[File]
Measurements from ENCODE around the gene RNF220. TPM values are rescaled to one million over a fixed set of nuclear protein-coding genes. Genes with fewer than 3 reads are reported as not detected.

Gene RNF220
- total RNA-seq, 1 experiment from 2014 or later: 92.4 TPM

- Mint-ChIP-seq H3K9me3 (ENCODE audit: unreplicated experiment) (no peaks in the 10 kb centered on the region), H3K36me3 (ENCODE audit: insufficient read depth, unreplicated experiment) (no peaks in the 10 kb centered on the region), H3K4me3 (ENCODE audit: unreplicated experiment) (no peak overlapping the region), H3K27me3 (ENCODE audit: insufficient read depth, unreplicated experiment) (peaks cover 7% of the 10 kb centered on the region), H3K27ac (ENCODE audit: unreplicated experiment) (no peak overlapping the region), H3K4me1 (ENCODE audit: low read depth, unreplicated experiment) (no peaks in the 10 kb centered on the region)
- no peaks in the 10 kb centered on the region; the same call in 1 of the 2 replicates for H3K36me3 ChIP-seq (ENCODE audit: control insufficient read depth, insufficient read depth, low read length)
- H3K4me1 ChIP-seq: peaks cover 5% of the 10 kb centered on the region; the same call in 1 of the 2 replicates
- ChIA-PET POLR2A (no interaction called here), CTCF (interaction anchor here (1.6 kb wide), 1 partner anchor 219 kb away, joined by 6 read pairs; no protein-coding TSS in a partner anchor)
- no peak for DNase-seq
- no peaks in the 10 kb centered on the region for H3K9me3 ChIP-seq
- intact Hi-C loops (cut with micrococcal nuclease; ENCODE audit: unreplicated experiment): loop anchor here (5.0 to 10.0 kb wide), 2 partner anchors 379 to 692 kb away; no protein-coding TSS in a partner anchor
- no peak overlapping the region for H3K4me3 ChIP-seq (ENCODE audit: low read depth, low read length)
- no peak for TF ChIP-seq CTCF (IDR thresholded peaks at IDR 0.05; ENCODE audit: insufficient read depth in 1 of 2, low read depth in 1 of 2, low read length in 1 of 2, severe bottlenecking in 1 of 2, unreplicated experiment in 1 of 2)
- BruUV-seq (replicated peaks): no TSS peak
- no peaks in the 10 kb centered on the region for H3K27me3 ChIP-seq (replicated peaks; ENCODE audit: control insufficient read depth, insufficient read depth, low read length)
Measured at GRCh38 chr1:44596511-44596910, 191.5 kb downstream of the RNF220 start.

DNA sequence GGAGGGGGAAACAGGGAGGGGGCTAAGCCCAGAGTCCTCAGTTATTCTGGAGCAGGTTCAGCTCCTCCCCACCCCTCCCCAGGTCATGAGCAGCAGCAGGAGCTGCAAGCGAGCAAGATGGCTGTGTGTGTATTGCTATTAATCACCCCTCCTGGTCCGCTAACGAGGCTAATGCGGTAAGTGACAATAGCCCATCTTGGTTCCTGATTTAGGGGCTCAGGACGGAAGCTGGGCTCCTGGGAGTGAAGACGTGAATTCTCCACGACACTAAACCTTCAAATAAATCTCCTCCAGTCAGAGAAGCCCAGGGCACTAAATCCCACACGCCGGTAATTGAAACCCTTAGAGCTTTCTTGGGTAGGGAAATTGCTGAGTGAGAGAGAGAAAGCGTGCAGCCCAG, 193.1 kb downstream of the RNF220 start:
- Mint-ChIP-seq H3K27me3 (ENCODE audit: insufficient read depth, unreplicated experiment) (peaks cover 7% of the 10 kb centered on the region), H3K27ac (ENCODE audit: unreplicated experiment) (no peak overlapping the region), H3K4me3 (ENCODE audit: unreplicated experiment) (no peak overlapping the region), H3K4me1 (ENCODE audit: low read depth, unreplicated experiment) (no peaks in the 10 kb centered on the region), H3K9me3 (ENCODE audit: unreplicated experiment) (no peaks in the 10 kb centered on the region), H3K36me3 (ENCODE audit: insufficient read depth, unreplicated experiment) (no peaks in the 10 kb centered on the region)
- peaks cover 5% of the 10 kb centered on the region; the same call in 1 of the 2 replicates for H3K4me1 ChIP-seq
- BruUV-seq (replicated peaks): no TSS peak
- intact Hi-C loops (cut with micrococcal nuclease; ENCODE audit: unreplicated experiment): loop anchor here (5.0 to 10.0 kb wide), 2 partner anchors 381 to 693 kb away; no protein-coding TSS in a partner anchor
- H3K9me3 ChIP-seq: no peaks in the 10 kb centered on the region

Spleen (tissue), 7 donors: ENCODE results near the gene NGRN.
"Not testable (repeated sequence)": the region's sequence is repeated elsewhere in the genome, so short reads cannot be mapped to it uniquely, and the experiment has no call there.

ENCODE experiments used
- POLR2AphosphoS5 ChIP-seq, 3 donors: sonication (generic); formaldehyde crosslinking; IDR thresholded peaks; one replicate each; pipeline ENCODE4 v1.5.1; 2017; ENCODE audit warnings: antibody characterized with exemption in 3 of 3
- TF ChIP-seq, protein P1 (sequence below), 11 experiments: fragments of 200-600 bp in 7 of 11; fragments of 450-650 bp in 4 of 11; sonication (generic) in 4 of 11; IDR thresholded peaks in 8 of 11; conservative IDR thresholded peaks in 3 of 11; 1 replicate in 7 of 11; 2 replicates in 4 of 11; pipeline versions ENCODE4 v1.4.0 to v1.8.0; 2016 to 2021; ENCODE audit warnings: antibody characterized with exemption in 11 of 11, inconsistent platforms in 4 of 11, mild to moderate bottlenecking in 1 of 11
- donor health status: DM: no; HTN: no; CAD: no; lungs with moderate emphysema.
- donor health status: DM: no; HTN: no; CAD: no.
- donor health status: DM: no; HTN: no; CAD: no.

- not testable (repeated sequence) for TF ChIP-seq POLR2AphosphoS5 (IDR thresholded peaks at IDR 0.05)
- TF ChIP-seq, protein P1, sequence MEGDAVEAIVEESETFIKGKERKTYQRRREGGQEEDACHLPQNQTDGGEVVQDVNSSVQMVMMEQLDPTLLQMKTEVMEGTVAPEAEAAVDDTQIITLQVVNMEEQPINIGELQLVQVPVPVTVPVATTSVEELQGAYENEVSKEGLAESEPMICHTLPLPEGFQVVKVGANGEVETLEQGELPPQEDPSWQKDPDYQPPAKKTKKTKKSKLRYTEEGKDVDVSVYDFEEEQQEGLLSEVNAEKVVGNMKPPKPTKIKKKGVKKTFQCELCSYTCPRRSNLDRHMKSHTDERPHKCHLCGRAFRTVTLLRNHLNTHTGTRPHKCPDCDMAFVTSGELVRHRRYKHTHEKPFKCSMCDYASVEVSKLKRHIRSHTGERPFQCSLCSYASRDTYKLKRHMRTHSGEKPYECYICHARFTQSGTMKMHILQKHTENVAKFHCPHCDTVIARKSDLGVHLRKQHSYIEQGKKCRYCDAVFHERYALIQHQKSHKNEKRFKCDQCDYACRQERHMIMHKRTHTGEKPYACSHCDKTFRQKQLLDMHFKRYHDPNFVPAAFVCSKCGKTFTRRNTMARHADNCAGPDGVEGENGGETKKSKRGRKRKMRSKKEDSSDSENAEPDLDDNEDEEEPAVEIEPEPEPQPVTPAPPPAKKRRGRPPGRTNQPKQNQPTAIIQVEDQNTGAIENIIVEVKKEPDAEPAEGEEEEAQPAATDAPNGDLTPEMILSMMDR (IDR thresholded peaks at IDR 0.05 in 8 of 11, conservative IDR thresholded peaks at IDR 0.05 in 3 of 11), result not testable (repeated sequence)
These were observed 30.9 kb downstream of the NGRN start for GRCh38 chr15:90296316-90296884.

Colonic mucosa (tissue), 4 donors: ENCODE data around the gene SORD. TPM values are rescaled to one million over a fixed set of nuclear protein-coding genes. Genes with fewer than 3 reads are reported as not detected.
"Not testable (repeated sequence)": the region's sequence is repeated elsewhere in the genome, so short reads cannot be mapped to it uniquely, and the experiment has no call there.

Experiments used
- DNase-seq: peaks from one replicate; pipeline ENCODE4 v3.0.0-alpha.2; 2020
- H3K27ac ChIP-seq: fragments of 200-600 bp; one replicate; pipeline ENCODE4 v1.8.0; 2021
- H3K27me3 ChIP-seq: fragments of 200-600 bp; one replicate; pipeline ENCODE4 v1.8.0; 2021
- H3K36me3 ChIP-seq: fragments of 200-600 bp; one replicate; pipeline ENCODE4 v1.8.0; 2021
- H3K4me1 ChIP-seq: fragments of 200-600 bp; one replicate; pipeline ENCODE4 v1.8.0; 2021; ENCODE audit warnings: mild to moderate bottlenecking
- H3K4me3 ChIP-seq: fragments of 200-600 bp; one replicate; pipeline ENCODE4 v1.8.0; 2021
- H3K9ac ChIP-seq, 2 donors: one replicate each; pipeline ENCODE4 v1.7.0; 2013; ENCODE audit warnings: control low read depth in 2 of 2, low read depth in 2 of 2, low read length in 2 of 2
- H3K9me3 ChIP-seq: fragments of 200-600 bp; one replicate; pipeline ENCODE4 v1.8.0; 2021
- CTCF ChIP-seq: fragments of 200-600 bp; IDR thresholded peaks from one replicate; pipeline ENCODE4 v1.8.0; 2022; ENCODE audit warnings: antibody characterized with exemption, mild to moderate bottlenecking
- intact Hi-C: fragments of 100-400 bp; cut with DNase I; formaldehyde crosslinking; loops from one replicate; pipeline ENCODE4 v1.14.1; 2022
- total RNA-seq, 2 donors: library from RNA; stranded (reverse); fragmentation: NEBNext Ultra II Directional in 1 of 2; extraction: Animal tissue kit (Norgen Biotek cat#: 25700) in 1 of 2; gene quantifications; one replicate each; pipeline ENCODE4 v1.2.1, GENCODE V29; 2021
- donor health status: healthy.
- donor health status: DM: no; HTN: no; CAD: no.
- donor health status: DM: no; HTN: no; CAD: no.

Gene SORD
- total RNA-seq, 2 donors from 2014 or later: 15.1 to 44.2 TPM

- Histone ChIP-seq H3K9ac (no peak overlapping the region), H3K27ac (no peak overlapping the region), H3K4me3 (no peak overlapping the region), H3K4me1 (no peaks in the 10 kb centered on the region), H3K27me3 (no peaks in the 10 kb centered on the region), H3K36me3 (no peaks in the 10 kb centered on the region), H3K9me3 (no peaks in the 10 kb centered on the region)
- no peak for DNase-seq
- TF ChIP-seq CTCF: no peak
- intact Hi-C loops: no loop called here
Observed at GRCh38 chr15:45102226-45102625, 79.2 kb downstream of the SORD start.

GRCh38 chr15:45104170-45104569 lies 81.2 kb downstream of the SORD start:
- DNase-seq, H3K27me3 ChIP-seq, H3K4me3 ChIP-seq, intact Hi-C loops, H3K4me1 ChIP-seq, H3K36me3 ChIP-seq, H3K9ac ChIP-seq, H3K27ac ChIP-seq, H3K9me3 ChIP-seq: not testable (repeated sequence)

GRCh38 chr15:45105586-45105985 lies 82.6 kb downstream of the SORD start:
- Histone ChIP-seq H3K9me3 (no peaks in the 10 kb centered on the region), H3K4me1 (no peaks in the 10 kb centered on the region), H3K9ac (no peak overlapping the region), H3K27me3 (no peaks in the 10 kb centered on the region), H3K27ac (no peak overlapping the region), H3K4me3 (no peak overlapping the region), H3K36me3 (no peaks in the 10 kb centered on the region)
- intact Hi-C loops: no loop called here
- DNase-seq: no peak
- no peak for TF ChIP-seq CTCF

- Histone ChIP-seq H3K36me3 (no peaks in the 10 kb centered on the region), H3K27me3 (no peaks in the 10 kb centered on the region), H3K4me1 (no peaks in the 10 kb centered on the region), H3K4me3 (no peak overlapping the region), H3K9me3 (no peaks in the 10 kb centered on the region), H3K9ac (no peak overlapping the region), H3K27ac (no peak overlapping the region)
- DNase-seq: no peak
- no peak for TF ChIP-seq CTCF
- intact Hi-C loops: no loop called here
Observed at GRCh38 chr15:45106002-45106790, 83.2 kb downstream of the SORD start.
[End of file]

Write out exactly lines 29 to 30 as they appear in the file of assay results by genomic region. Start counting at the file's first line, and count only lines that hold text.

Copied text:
- donor health status: DM: no; HTN: no; CAD: no.

- not testable (repeated sequence) for TF ChIP-seq POLR2AphosphoS5 (IDR thresholded peaks at IDR 0.05)